Speaking with high earners about the paycheck not being enough always turns into an satisfying chat.  Even though the reasons are usually common (you just don’t know my situation being the most popular), we always end up with a good resolution.  Why?  Because no excuse passes the “the average income per household in 2007 was $50,233” test (source: US Census Bureau).

Why can so many families live below $50,000 a year while others earning 4 times in the same country still feel poor?  If you are wondering the answer to this question yourself, or if you feel like the paycheck is never enough, here are 5 suggestions for you:
1. Comparing Yourself to Others

A lady who got a windfall of $10 million (after taxes) in an interview with CNBC admitted that she felt poor. The reason was simple – she was comparing herself to the super rich. While she had $10 million dollars, she was wondering why she couldn’t buy that $45 million dollar loft overlooking Central Park in Manhattan. She wanted everything, so it made sense that she was disappointed.

As soon as you reach the top of a mountain, you will see that there are other mountains that are higher. In fact, some mountains will seem higher even if they are not. Stop comparing yourself to others.

2. Jumping Your Lifestyle Ahead of Schedule

Affordability is different for people earning $10k, $50k, $100k, $250k, $1 million, $50 million and so on a year. If your salary is $50k annually but you try to live the $100k lifestyle, your paycheck will never be enough. If you want to get ahead, the opposite (living the $50k lifestyle even if you are earning $100k) is more appropriate.

3. Measure What You Have and not What is Missing

I have a espresso machine that pours a set amount of water into the cup. One day, I used a huge mug and it seemed like there was no coffee in there. The coffee obviously didn’t change, but the container (our expectation) did. It seems obvious that the only way to measure how much we have is by looking at the actual volume of coffee but like many, I looked at how empty the mug was. Counter-intuitive and counterproductive.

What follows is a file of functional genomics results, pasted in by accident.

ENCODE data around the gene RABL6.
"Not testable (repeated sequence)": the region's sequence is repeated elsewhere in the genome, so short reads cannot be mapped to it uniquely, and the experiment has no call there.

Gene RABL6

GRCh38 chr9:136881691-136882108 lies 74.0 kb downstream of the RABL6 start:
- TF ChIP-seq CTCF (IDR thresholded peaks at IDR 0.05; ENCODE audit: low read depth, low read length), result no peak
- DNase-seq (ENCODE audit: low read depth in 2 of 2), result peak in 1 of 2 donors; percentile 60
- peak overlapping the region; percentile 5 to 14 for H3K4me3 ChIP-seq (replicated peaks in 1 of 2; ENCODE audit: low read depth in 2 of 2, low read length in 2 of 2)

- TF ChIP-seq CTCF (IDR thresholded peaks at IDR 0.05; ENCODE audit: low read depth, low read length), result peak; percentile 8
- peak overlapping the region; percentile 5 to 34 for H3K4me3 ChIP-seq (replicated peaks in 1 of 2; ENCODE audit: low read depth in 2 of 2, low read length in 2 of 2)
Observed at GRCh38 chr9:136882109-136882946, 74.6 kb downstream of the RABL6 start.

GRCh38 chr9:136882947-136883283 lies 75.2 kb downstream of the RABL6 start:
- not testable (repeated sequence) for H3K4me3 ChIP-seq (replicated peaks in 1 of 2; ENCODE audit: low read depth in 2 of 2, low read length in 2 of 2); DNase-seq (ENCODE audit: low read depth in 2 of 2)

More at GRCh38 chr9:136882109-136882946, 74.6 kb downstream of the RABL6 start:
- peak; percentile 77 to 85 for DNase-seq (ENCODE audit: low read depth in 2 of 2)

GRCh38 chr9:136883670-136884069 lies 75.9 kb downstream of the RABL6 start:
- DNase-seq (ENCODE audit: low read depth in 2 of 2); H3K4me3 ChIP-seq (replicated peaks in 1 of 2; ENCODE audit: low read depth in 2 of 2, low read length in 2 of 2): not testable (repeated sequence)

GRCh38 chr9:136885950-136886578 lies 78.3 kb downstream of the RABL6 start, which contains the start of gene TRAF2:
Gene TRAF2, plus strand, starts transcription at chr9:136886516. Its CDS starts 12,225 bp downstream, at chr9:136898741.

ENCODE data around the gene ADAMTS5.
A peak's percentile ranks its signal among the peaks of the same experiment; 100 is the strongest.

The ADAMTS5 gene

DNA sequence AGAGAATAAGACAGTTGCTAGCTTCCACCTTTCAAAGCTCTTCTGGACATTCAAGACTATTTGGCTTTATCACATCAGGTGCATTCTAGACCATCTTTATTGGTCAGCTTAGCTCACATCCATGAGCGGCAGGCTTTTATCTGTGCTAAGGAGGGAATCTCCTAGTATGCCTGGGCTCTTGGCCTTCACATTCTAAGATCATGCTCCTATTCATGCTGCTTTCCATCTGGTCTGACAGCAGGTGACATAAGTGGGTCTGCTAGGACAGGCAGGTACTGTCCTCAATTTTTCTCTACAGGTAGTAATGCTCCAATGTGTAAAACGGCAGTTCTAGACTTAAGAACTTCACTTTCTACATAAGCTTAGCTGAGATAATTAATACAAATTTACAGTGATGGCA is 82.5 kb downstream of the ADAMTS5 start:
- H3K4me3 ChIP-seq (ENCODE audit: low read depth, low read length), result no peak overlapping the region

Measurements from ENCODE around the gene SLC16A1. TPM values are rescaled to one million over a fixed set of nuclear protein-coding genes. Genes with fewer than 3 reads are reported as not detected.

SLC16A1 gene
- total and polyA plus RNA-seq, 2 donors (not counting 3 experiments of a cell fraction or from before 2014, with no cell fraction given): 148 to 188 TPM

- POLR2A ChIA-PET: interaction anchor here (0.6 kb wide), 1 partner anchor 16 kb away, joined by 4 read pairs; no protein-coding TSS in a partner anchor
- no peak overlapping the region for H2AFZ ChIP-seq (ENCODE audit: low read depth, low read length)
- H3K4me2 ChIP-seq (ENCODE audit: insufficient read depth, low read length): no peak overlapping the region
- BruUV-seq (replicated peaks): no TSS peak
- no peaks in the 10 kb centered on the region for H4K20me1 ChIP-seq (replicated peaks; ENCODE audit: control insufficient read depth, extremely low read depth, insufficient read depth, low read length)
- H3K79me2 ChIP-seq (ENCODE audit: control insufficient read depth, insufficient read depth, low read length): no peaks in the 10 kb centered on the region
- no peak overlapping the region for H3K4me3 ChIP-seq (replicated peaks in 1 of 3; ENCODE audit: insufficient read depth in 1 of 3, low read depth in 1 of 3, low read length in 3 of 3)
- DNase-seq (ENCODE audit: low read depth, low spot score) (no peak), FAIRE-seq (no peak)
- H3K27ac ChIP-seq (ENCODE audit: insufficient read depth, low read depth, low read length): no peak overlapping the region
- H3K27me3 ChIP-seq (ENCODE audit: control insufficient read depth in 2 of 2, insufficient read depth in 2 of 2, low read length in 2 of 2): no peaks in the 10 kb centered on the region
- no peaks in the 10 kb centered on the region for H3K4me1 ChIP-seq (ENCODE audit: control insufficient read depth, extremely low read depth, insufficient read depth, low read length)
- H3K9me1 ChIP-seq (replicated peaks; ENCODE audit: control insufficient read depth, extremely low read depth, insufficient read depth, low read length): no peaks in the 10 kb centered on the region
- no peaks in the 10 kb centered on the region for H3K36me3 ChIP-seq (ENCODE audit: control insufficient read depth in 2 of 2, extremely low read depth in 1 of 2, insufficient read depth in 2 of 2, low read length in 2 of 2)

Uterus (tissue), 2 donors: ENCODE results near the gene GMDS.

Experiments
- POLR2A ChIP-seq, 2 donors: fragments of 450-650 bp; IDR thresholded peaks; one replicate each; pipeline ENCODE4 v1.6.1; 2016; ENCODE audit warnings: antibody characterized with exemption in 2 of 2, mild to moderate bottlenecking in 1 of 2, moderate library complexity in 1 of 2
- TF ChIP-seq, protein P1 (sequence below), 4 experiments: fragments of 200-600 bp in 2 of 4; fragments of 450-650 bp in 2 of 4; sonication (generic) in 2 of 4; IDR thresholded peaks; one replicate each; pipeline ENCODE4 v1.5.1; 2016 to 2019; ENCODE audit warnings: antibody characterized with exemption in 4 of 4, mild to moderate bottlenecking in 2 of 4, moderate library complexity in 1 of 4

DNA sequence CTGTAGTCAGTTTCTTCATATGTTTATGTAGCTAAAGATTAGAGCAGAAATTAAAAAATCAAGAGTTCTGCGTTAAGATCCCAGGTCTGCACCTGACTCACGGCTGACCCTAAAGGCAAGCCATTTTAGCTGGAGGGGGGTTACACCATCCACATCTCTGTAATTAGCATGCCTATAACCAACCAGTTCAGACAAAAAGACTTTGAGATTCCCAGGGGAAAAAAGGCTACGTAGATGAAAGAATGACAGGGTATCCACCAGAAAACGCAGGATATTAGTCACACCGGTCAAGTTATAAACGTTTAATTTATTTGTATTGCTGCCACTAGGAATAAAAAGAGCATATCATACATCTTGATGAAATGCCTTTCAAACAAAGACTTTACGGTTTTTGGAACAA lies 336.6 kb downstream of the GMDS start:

Learn to appreciate what you have accomplished and what you possess, not what you want to get because it’s never enough.

4. Periodically Cut Off Your Expenses

I’m not talking about cutting off your unnecessary expenses like you’ve read before but actually anything that is not strictly for survival purposes. Periodically cut off your cell phone or your TV bill for a few weeks and see if you miss it. Coffee habits? Movie Thursdays? Stop them and see what happens. Not only will this force you to relearn what’s really “necessary”, it will help you inject variety into your life.

Obviously, common sense is required here when determining what’s necessary for survival. Taping up the air conditioning panel is so you can’t turn it on might be worth it but cutting the utility bill is not. Carpooling to work with your spouse is good to try but selling your car when you have no means to get to work is not. Use your judgment but stretch the bare minimum and you might be surprise.

5. Search for Alternatives

You know what? There is always a less expensive option for everything that we do. With the ease of information gathering brought on by the Internet, there is really no excuses not to spend some time researching to see if you can find a better alternative. Like pasta? Try the store brand spaghetti. Watch movies? Try Redbox. Can’t live without TV? Try HDTV antennas or watching them on the Internet.

Why can’t people live below their means even if they are earning 6 figure salaries? Because they justchoose not to.

Start thinking that you can, and begin putting it in action.